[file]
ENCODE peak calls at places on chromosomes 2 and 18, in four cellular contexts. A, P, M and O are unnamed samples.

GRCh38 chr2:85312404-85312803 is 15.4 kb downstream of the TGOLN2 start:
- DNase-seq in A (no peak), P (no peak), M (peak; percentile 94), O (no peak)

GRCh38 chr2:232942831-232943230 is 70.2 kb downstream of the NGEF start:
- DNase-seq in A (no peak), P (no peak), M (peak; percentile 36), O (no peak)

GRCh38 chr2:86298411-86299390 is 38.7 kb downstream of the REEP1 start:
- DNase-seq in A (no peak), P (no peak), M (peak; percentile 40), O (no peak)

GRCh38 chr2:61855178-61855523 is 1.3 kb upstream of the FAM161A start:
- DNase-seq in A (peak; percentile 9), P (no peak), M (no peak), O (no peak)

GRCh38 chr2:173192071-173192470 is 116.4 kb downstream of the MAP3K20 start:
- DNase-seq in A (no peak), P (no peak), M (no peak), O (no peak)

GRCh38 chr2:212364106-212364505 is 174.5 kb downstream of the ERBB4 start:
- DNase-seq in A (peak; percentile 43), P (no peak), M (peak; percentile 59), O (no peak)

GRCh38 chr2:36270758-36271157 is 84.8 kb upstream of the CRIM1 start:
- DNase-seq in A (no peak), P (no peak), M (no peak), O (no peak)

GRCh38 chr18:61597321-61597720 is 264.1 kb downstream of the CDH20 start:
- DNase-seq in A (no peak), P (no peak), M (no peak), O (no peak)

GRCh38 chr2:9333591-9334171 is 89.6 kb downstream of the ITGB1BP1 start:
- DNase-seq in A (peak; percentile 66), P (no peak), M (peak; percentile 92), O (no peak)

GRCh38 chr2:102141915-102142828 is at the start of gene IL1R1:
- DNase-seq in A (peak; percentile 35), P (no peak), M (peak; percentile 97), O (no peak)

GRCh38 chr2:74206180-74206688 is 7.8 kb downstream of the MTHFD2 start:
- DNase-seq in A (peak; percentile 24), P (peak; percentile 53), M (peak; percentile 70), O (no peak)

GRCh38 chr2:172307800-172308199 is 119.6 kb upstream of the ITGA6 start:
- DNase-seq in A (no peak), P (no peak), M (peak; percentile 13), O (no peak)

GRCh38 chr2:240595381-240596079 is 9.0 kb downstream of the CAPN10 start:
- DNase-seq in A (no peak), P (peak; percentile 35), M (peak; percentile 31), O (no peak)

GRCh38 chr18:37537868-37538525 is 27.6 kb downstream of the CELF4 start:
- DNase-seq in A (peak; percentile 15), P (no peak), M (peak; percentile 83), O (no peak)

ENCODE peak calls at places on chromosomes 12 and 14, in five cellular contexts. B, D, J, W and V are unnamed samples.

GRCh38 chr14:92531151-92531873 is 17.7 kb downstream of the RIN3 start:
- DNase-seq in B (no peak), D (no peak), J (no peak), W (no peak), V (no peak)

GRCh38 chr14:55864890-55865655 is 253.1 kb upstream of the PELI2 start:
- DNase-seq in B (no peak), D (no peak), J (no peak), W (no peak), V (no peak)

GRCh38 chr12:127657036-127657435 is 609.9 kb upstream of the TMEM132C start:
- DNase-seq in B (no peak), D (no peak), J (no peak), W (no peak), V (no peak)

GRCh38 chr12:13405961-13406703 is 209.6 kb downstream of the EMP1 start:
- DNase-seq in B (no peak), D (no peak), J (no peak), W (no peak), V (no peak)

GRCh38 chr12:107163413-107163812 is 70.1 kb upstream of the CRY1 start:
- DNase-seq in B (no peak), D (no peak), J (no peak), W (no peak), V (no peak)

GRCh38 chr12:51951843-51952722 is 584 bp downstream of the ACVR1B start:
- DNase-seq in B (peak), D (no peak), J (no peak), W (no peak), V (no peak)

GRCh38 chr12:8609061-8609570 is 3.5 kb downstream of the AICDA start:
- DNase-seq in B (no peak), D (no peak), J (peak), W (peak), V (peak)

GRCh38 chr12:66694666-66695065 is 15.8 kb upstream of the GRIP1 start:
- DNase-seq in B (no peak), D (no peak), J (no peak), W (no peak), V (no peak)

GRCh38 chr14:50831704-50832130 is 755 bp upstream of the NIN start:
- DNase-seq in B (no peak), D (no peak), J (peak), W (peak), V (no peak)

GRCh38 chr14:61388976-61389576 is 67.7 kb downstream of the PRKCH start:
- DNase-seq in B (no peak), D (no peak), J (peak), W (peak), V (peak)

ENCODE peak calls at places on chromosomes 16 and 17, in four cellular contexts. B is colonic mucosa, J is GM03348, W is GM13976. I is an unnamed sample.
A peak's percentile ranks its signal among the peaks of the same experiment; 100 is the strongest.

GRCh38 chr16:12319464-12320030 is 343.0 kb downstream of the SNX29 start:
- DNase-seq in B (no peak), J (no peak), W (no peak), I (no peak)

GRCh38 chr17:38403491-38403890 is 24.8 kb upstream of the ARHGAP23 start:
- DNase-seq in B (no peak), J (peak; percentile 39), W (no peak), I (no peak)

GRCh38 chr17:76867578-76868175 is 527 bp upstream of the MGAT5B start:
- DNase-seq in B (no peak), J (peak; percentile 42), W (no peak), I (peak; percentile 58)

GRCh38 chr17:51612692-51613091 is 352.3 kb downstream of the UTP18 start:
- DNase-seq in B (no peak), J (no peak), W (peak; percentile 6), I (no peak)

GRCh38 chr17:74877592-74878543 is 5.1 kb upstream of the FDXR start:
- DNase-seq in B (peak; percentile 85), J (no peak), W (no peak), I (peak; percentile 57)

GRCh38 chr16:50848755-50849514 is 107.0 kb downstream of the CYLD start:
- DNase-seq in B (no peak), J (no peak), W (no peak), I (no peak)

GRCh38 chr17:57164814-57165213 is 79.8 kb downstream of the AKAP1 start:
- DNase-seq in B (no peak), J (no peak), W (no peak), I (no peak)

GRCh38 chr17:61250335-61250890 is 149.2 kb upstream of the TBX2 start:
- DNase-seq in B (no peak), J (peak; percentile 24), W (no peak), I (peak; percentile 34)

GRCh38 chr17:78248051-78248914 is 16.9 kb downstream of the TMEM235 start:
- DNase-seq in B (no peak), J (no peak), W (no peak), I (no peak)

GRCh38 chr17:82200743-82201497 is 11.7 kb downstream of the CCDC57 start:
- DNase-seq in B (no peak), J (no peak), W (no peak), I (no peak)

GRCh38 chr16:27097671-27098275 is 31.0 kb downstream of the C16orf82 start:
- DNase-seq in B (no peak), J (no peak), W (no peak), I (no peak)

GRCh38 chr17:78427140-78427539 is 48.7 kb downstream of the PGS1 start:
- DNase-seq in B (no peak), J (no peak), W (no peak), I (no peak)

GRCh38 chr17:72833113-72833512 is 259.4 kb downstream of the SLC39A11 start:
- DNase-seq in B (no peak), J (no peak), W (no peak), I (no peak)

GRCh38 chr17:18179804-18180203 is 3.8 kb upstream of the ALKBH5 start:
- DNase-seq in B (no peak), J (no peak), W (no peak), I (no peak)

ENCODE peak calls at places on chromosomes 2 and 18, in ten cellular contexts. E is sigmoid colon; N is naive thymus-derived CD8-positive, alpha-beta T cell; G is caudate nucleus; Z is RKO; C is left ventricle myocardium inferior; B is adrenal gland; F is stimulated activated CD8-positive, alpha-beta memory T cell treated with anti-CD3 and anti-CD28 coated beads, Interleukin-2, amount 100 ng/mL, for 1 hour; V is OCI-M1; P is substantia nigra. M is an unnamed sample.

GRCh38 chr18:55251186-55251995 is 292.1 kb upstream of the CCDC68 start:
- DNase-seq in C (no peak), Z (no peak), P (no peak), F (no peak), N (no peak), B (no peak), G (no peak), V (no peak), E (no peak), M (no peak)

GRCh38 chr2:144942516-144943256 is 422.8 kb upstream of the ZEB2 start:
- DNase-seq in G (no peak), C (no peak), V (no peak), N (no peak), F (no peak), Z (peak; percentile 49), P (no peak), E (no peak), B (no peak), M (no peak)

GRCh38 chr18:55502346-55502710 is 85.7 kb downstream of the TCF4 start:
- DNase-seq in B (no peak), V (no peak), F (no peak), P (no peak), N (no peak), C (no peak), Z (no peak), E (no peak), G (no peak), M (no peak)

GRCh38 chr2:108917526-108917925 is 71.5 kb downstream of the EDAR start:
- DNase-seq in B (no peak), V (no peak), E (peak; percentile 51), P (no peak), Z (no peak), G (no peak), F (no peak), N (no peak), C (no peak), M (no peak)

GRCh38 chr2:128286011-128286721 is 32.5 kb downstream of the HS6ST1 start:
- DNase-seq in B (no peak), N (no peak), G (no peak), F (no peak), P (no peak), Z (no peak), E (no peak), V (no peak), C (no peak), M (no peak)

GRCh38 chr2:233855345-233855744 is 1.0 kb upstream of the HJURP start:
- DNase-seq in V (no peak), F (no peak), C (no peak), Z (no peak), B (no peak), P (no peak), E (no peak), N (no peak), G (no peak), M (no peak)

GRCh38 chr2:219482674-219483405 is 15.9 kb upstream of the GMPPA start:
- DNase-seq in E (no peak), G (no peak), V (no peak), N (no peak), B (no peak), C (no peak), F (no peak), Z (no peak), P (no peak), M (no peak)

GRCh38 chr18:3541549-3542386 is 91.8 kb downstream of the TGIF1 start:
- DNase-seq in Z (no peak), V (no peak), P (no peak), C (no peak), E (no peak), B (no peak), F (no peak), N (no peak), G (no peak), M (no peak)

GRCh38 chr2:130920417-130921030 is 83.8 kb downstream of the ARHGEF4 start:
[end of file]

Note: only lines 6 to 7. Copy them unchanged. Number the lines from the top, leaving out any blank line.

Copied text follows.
GRCh38 chr2:86298411-86299390 is 38.7 kb downstream of the REEP1 start:
- DNase-seq in A (no peak), P (no peak), M (peak; percentile 40), O (no peak)